Photo: WFP/Alejandro Chicheri


The Situation

The mass migration of Venezuelans to neighboring countries, including Ecuador, has been called one of the largest in history and threatens the stability of the entire region. See what WFP is doing to ensure vulnerable populations get the food they need: Crisis in Venezuela.

Ecuador is an upper middle-income country with a population of around 14.5 million people; 63 percent of the Ecuadorean population live in urban areas. In 2015, income inequality remained high, and gender-based violence affected six out of 10 women.

The influx of refugees from Colombia is straining the country’s social services and cohesion. The northern border area is designated as Security Level 3 while the rest of the country is designated as Level 2. The divisions among different ethnic groups are often intensified by the influx of refugees.

The country experiences recurrent natural disasters, including droughts, floods, volcanic eruptions and earthquakes. Average temperatures increased by 1°C over the last 30 years. In 2015, 73,200 people were affected by geohazards.

WFP's Work

WFP has been present in Ecuador since 1964. The UN agency works alongside the Ecuadorean government in four main ways to strengthen local and national capacities.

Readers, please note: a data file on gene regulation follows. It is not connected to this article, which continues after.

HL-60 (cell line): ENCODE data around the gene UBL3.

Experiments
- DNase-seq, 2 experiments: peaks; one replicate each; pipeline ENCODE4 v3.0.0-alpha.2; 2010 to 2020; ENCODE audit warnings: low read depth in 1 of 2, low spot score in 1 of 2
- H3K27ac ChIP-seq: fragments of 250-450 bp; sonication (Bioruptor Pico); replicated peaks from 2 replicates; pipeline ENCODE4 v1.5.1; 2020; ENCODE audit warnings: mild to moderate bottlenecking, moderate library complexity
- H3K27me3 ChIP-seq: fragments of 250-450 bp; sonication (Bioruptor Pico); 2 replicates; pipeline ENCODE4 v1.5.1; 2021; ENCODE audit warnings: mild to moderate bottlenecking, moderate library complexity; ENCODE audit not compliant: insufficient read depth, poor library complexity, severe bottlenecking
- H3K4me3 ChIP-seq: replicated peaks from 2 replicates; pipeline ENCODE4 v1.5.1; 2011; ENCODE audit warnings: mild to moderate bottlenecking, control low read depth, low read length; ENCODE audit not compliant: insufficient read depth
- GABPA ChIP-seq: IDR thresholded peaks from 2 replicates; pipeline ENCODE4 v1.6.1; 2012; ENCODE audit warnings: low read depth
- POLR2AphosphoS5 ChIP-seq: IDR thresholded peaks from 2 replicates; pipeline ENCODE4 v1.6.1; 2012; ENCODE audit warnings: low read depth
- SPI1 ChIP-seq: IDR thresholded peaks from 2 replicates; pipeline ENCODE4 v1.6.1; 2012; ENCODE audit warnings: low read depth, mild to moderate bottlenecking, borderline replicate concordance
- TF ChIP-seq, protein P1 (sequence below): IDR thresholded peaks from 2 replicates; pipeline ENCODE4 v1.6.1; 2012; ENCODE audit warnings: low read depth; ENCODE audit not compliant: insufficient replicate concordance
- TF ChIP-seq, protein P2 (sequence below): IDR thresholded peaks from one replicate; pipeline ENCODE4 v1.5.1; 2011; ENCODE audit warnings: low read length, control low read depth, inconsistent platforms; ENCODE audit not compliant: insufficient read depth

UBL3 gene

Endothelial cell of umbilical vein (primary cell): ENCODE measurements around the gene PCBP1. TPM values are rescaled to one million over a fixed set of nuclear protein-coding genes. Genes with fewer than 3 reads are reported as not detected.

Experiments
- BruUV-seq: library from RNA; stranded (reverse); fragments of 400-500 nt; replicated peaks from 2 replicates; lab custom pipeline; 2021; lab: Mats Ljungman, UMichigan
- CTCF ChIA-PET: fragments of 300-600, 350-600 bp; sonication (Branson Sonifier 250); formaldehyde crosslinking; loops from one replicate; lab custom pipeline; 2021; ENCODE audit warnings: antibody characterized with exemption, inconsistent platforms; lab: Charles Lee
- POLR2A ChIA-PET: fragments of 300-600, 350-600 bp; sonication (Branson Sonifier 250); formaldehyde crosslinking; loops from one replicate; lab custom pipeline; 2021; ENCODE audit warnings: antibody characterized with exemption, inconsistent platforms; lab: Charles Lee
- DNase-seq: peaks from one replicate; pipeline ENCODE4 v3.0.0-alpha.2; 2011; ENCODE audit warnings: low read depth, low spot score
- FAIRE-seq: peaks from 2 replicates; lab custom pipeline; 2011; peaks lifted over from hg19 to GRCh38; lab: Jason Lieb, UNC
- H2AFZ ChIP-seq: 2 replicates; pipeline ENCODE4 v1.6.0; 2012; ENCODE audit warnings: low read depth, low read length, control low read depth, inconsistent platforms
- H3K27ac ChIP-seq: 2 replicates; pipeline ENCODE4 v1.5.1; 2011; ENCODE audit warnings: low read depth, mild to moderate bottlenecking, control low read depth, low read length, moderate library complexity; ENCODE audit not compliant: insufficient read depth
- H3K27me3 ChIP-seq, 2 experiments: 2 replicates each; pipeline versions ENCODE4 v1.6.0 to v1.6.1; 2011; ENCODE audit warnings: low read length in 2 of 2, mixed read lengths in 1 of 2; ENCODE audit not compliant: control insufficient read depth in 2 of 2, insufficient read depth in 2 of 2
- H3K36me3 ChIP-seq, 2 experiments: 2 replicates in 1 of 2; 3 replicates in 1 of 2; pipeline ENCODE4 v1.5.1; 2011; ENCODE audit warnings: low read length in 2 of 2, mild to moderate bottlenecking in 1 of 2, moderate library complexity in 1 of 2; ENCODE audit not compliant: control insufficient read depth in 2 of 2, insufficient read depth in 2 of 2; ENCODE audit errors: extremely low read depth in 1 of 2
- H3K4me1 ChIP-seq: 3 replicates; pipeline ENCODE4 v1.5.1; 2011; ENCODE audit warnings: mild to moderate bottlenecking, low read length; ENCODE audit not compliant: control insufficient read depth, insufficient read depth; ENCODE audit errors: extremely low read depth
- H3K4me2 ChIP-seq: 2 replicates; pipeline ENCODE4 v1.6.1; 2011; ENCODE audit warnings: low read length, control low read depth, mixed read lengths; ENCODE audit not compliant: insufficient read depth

Help Columbia’s refugees and vulnerable Ecuadorean host communities: WFP complements the Ecuadorean Government’s social policy by providing food assistance to Colombian refugees and asylum seekers, as well as to vulnerable Ecuadorean families, through an e-card scheme. Participants use their e-card to buy fresh, nutritious foods at local stores and attend monthly training sessions, where they learn about healthy eating habits, gender equity and good hygiene and sanitation practices. WFP also works with small farmer associations, linking them to WFP food assistance activities and to social protection programs run by the Ecuadorean Government.

Building resilience against climate change: WFP works with the Ecuadorean Government and with 50 communities in the most vulnerable areas of the province of Pichincha and the Jubones river basin, raising awareness of the effects of climate change on food and nutrition security and strengthening the ability of local communities to respond to these changes. The project supports community members, encouraging participation in educational workshops and helping them decide on specific measures they can take to cope with their changing environment.

Preparing for and responding to emergencies: Together with Ecuador’s Secretariat of Risk Management (SGR) and the National Decentralised Risk Management System, WFP has developed tools to measure the impact of disasters on the food and nutrition security of affected communities. SGR and WFP also conduct joint training and workshops to prepare the country’s local and national institutions to respond to natural and man-made disasters.

On April 16, 2016, a magnitude 7.8 earthquake struck the northern coast of Ecuador. The Government of Ecuador requested WFP to provide food assistance to 520,000 people in the most affected areas. People in need were assisted with commodity food vouchers and e-cards, where markets were functioning.